Given the growing restrictions on civic space of recent years and the political crisis, civil society needs support to better assist victims of human rights violations, to contribute to the emergence of a genuine human rights culture and to work towards widening civic space and strengthening the rule of law, democracy and good governance.

Civic space in Senegal is rated ‘obstructed’ by the CIVICUS Monitor.

Get in touch with RADDHO through its website or Facebook page, and follow @Raddho_Africa on Twitter.

KYRGYZSTAN: ‘True freedom cannot be granted by external forces; it needs to be claimed by people’

TolekanIsmailovaCIVICUS speaks about the restrictive conditions for civil society in Kyrgyzstan with Tolekan Ismailova, founding president of the Coalition for Democracy and Civil Society and director of the human rights movement One World-Kyrgyzstan (Bir Duino-Kyrgyzstan, BDK).

Founded in 2000, BDK is a civil society organisation (CSO) aimed at establishing an effective human rights monitoring system and encouraging the civil participation of young people and marginalised groups.

COP28: ‘Having a climate summit in an oil-and-gas country can jeopardise the outcomes’

HarleeRichardsCIVICUS discusses the hopes and roles of civil society at the forthcoming COP28 climate summit with Harlee Richards, strategist at Follow This.

Follow This is a Dutch organisation representing over 10,000 green shareholders in oil and gas companies. It supports investor stewardship by putting forward resolutions that asks companies to set targets consistent with the Paris Agreement for all emissions. Its objective is to compel companies to put their brains and billions behind the energy transition.

UK: ‘We engage in disruptive protest to keep the climate catastrophe in people’s minds’

MitchRoseCIVICUS speaks with Mitch Rose, a volunteer activist with Just Stop Oil, about climate activism and its criminalisation in the UK. Just Stop Oil is a nonviolent civil resistance group demanding that the UK government stop licensing all new oil, gas and coal projects. It was founded on the footsteps of Extinction Rebellion and Insulate Britain and has organisers from both at the helm. It first came under the spotlight in March 2022, following a series of protests that interrupted various high-profile sporting events.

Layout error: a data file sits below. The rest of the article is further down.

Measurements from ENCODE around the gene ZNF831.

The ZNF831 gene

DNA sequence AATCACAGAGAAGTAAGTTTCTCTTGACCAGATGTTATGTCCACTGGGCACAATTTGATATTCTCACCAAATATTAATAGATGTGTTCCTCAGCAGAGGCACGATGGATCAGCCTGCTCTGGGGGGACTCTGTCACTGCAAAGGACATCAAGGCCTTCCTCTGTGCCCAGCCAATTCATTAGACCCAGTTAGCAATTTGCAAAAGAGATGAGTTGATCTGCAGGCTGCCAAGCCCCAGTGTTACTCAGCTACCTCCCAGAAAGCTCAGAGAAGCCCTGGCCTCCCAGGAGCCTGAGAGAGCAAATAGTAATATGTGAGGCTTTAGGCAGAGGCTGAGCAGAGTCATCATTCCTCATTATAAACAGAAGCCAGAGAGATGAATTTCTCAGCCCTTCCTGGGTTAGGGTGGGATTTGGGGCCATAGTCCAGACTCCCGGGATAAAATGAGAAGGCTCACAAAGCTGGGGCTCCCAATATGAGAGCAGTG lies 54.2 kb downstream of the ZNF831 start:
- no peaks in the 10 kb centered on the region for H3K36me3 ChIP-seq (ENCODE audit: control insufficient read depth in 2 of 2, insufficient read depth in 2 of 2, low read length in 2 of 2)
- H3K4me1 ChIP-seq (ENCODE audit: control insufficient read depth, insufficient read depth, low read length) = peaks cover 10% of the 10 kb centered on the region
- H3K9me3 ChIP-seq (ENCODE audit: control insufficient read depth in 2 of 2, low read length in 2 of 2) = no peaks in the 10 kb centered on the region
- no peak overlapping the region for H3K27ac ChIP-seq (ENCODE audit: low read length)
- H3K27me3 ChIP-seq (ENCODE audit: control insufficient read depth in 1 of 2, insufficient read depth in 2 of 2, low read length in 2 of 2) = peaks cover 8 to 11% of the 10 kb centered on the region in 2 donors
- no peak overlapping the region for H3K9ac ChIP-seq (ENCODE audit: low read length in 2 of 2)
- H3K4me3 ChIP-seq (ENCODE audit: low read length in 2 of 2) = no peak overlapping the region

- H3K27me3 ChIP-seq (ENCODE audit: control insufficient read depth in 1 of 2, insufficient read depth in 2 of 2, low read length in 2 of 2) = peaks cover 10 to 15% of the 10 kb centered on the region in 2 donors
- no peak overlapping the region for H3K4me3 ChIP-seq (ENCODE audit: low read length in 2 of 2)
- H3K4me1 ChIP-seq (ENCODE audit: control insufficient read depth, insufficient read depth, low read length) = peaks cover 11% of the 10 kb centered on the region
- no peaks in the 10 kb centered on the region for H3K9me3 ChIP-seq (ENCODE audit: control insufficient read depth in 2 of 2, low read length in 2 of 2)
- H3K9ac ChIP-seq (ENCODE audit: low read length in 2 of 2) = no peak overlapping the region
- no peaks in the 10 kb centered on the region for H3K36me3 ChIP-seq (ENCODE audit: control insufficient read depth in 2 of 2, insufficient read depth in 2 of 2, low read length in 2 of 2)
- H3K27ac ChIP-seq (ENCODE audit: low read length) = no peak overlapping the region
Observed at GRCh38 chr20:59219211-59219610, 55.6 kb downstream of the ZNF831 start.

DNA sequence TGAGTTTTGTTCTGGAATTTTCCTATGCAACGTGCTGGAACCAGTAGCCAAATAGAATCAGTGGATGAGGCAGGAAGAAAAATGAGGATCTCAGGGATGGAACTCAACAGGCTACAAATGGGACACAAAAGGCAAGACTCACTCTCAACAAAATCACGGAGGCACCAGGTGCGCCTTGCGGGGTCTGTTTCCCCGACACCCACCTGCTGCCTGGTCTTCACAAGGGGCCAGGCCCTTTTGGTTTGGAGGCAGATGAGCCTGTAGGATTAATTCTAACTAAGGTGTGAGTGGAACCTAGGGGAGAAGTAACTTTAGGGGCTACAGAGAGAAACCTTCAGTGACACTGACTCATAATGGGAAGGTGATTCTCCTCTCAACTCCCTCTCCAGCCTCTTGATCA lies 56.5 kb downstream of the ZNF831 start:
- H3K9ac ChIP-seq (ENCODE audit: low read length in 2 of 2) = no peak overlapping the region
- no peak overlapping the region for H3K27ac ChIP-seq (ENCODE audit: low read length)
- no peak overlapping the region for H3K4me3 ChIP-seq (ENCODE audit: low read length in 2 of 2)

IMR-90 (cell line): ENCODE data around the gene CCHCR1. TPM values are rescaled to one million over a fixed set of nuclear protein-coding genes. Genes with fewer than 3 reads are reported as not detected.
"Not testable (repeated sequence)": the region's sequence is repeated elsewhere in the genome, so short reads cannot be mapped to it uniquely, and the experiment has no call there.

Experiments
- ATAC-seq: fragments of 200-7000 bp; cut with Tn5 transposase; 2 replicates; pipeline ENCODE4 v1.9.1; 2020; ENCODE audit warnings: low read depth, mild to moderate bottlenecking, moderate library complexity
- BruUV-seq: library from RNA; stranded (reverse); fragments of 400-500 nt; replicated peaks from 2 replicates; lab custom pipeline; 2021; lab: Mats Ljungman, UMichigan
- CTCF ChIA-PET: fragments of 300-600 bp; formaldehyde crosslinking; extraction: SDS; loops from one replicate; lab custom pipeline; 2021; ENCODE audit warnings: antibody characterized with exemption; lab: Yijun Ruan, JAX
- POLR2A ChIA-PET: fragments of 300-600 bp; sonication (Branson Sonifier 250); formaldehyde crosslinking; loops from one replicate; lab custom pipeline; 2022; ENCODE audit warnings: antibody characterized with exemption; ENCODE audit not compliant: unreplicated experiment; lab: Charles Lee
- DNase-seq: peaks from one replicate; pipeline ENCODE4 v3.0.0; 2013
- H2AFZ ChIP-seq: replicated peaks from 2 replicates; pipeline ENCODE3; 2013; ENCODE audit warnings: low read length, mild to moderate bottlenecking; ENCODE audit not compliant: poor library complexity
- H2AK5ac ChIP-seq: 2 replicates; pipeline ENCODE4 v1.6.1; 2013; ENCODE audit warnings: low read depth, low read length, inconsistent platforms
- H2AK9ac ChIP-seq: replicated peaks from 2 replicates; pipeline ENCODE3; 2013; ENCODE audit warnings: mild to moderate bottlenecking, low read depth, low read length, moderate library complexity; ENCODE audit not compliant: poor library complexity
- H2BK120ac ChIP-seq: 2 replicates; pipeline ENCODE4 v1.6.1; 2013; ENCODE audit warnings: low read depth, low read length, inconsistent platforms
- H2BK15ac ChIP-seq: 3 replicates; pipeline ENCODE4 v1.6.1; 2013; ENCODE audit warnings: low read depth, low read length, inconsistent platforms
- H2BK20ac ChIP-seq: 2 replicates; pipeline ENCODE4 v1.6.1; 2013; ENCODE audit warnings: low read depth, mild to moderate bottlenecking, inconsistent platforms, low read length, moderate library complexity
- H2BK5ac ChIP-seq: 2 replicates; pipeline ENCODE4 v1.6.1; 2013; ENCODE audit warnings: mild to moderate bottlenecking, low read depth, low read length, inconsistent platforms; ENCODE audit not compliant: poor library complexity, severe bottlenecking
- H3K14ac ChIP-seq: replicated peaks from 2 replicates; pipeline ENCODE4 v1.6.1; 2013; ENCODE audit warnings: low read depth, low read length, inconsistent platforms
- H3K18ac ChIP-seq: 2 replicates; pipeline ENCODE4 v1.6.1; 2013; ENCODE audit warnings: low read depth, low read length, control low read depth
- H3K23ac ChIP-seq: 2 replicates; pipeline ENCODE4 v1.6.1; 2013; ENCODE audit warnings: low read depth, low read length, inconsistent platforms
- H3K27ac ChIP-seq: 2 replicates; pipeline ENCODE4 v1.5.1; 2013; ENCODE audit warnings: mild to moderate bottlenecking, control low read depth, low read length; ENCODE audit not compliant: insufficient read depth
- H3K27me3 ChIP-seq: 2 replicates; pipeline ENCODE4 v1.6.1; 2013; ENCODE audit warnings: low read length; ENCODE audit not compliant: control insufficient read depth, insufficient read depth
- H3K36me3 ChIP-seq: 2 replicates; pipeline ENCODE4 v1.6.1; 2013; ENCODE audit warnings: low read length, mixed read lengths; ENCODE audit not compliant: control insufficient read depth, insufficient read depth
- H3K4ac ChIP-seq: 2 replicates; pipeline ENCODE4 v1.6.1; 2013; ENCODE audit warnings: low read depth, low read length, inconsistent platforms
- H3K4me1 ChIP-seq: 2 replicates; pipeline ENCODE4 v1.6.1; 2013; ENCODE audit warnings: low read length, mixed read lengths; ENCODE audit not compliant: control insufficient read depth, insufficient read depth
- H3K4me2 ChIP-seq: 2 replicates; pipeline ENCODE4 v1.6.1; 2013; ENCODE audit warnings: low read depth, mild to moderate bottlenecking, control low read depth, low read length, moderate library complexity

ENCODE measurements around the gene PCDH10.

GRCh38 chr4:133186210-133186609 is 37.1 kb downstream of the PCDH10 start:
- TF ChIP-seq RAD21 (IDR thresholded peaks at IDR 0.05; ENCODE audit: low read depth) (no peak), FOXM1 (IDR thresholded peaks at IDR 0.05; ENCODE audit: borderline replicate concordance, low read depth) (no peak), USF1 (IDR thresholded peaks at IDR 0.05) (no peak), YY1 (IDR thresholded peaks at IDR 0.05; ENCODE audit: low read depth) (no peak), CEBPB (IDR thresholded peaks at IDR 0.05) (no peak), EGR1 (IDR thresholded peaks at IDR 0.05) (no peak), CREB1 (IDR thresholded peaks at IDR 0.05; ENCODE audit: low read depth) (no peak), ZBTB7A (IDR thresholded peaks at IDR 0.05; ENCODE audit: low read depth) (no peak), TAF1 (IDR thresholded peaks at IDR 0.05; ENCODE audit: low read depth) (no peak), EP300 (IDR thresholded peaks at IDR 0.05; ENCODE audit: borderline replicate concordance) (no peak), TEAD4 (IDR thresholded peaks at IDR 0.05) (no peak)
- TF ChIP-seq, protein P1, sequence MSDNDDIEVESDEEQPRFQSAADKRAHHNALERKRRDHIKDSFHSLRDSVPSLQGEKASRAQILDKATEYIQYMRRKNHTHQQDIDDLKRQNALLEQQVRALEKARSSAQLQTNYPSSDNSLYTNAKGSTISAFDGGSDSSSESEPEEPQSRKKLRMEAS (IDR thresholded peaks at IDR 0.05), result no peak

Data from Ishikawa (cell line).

What forms of protest have you undertaken in the past few months, and why?

In the last few months, we have staged a series of high-profile non-violent protests to demand that the UK government immediately stop licensing all new oil, gas and coal projects. We blocked the M25 motorway with non-violent actions, threw orange-coloured confetti to stop a game at Wimbledon and threw soup at Vincent van Gogh’s Sunflowers, at the National Gallery in London, to name just a few.

We engage in peaceful disruptive civil disobedience to push and maintain the climate catastrophe in people’s minds and in the news cycle. They put pressure on the UK government to fulfil the legally binding promises of the 2015 Paris Climate Agreement to reduce deadly emissions from burning oil, gas and coal, which they have so far systematically broken.

POLAND: ‘In reaction to conservative backlash, public support for LGBTQI+ rights is on the rise’


CIVICUS speaks about 2023 Pride and Polish LGBTQI+ rights organisations’ response to the conservative backlash against LGBTQI+ rights with Annamaria Linczowska, advocacy and litigation officer at Campaign Against Homophobia (KPH).

Founded 2001, KPH is a Polish LGBTQI+ civil society organisation (CSO) working to counter violence and discrimination based on sexual orientation and gender identity through political, social and legal advocacy.


DRC: ‘Defending the environment means becoming the target of politicians and businesspeople’

GuillaumeKalonjiCIVICUS discusses the hopes and roles of civil society at the forthcoming COP28 climate summit with Guillaume Kalonji, a youth climate activist and founder of Rise Up Movement DRC.

Rise Up Movement DRC is a citizen movement founded and led by young people in the Democratic Republic of the Congo (DRC). It aims to help communities combat climate change and adapt to its effects. It amplifies the voices and experiences of young activists in the Global South, provides climate education in schools and communities and promotes sustainable land use and the development and use of renewable energies.